Posted on: August 7, 2012 4:32 pm
Tampa Bay Rays 2011 hero and face of the franchise Evan Longoria is due back for the Tampa Bay Rays tonight after being out for nearly 2 months with a hamstring injury. If there was ever a player who is most valuable to his team, Longoria would be it. The Rays, who have one of the best pitching staffs in baseball have been fortunate to be hanging around the playoff chase with their terrible hitting. Prior to Longoria being injured the team was posting 4.6 runs per game with him in the lineup. Since then, they have scored just 3.8. That's ALMOST a run per game and when your pitching staff is under 4.00 for their ERA, that ONE run is the difference in third place in the standings (and 7 games out of first) to first place and leading the division. When Longoria went down early in the season, Joe Maddon said the team's mentality would be to 'stay afloat' and try to 'hold down the fort' until Longo's return. A few weeks later, after the Rays dropped nearly 10 games behind the first place Yankees, Maddon changed his tune, claiming the team needed to start putting together wins and winning out series. It hasn't helped that free agent acquisitions Carlos Pena (.sub .200 batting average) and Luke Scott ( 0-40 something before going back on the disabled list) haven't filled the void. The team as a whole is batting WELL under the Mendoza line and Carlos Pen'as 46 RBIs are the team lead. It is obvious that Evan Longoria's impact goes well beyond his bat. The former Gold Glove winner has created a hole at 3rd base that is likely to remain there for a few more weeks. Longoria is expected to return to the lineup, primarily as the designated hitter, but I can assure you his presence in the lineup alone will make a big difference for Pena and the middle of the lineup. The Rays are expected to tread lightly with Longoria as his DL stay and subsequent rehab stints had a few bumps. Just last week, Longoria took a day off because of soreness in his hamstrings. Longoria can afford to drop even .30 to .40 points on his batting average AND STILL lead the team in that category. Hits, translate to runs, and with Desmond Jennings and BJ Upton on base, Longoria's batting average is more than enough to drag some runs across the board. Should Longoria be fully healthy, you can expect to see the Tampa Bay Rays on top of the WIldcard standings within a few weeks. If he were to STAY healthy for the remainder of the season, I would not be surprised to see Longoria and the Rays' pitching staff carry the team back to the top of the AL East. Even if it takes all 162 games.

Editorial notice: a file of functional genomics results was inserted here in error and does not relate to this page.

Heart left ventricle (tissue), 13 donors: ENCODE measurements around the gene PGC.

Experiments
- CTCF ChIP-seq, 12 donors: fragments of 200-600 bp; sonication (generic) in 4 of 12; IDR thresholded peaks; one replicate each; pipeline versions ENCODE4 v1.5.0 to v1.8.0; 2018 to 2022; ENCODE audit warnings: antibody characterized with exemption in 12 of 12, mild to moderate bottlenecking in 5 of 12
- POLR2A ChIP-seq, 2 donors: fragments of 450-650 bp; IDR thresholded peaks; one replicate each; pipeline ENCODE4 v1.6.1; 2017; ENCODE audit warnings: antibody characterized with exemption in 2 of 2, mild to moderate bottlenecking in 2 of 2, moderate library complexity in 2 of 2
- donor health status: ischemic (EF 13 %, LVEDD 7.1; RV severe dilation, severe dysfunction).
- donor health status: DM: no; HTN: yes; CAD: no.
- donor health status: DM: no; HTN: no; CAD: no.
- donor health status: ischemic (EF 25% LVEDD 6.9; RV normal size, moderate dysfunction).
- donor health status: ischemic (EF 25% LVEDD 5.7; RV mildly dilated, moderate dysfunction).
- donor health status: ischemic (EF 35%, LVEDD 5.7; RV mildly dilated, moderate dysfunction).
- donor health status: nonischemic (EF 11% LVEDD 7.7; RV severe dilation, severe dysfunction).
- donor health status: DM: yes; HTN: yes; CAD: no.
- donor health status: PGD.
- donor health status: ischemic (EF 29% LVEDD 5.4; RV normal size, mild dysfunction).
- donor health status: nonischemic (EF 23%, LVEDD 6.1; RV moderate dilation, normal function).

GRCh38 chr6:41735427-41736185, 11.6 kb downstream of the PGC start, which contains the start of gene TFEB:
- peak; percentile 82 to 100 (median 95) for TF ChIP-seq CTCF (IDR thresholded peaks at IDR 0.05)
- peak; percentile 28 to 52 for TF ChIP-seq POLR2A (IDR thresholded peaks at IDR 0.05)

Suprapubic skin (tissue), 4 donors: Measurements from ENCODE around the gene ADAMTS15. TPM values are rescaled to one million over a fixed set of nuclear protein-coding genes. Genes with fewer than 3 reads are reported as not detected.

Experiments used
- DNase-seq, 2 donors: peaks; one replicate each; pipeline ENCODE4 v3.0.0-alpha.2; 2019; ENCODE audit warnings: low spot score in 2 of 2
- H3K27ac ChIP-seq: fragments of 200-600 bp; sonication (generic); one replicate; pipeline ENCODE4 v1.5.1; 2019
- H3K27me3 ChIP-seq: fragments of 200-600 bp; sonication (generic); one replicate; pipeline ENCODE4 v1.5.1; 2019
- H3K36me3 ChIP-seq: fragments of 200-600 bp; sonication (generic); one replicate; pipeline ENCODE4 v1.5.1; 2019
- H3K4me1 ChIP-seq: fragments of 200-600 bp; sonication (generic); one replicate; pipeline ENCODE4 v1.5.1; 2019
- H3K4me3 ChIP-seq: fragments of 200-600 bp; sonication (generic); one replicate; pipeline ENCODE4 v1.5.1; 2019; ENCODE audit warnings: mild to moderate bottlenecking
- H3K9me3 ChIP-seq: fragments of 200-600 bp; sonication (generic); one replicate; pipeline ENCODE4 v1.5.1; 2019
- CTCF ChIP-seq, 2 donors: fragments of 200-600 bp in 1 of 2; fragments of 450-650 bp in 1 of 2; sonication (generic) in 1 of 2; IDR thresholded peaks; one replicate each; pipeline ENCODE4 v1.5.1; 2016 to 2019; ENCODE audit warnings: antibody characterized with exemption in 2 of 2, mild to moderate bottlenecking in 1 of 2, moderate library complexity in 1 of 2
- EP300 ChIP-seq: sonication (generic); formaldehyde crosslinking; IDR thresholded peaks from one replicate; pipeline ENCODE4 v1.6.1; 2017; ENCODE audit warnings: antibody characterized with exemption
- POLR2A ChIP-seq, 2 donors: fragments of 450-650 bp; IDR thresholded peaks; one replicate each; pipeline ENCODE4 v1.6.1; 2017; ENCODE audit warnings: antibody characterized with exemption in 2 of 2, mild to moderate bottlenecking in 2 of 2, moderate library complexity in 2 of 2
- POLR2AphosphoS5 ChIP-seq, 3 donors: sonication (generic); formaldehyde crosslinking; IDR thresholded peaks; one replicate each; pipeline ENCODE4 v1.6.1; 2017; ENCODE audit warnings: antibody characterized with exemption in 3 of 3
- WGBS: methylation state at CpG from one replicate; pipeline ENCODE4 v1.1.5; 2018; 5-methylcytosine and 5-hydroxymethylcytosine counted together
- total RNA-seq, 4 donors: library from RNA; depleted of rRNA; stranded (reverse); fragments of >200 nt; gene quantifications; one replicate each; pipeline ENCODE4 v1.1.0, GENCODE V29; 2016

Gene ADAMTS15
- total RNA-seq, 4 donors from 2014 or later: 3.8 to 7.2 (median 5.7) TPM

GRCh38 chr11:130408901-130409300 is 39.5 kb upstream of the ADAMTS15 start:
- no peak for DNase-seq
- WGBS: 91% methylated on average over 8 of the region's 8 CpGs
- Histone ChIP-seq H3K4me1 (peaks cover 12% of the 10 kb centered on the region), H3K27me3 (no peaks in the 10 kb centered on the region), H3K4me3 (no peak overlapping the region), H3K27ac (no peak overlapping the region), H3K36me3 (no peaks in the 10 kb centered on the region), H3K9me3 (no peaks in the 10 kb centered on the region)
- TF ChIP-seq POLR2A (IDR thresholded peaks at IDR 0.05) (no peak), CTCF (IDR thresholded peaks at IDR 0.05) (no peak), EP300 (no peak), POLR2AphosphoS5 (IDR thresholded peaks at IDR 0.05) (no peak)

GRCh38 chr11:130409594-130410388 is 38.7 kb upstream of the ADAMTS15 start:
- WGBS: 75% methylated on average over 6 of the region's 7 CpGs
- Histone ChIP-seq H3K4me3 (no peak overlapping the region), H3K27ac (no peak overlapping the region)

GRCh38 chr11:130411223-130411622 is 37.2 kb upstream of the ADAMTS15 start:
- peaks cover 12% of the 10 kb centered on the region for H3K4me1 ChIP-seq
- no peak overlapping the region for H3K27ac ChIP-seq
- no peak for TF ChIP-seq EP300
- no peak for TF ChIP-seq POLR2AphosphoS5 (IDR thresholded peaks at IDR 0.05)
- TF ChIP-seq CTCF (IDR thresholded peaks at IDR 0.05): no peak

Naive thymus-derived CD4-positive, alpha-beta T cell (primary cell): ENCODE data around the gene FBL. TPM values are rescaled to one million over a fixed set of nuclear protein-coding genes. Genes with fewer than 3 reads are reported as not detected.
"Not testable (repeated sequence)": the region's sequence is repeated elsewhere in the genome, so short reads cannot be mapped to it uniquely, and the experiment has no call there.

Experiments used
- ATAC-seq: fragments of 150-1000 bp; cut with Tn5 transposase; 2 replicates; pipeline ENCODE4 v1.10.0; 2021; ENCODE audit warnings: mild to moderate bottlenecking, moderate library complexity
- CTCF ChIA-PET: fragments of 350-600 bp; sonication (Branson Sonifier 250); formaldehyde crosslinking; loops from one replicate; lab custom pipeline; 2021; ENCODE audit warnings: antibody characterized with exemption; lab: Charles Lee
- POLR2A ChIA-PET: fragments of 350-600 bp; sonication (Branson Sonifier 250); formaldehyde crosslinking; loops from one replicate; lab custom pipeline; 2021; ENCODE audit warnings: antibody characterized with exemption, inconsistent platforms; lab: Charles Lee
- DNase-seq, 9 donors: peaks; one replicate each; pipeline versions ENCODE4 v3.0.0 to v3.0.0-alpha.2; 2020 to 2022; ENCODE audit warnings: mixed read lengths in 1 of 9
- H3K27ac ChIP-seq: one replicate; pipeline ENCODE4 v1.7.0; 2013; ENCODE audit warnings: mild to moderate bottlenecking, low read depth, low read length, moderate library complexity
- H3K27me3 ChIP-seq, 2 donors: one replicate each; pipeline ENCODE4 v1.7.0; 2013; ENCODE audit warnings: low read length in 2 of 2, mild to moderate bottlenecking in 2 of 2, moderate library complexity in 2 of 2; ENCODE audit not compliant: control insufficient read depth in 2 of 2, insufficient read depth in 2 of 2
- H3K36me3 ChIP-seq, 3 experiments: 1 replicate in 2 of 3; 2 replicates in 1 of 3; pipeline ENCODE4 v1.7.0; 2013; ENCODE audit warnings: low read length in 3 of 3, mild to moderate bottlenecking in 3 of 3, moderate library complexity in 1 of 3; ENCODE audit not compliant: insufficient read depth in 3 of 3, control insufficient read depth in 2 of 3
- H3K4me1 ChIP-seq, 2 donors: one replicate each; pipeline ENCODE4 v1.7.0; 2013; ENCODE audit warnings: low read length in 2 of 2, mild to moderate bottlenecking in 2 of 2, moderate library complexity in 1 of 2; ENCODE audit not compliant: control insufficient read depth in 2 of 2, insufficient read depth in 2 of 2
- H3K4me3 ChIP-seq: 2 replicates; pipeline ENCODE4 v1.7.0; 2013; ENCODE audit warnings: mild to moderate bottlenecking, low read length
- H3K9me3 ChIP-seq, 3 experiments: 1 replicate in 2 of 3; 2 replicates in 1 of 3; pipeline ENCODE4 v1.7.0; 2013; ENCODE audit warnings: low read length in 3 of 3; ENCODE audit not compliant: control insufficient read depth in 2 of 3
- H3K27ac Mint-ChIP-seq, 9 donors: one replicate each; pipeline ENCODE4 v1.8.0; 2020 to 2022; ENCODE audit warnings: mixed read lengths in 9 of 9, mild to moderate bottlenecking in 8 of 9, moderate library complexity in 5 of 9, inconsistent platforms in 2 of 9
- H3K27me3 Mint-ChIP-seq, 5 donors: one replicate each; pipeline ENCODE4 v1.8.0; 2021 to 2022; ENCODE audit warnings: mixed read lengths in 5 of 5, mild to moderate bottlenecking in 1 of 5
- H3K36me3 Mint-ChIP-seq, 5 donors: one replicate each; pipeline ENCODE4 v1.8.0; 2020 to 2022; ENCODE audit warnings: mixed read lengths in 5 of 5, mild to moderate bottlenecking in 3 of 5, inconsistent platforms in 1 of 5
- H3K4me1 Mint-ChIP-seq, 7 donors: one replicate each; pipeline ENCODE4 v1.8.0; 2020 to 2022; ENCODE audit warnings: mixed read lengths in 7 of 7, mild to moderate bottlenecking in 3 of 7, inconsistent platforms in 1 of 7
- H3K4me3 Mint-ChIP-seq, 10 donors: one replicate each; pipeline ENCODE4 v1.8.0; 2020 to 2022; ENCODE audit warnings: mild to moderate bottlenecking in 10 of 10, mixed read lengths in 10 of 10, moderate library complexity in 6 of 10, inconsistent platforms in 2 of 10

Posted on: August 18, 2010 5:06 pm
How crazy ould it be if:
1. The Boston Redsox acquire Manny Ramirez and come back and get into the playoffs. Not only through a Wild Card, but they are crowned the division winners. That would be nuts.
2. The San Francisco Giants come from 5 back in the NL West, where the Padres have led pretty much ALL Year. None of the Giants 5 starters have worse than a 3.62 ERA. Pat Burrell has been lights out for them since his arrival. His batting average is currently .50 points higher than it was earlier in the season.
3. No one has made any mention of Neftali Feliz for a possible Rookie of the Year candidate, but his 29 saves and that 9.2 K rate have got to get some respect. The only thing hurting him would be his 3.48 ERA. Then you look at his .987 WHIP.... This could hinge on the Rangers finish, but if this kid gets just 6 more saves he would have 35...in his rookie year.
4. What if the Cincinnati Reds can hold off Pujol's St. Louis Cardinals? Do the Cardinals miss the playoffs? Right now they are behind two other teams in the Wildcard chase. The best player in baseball watching playoffs?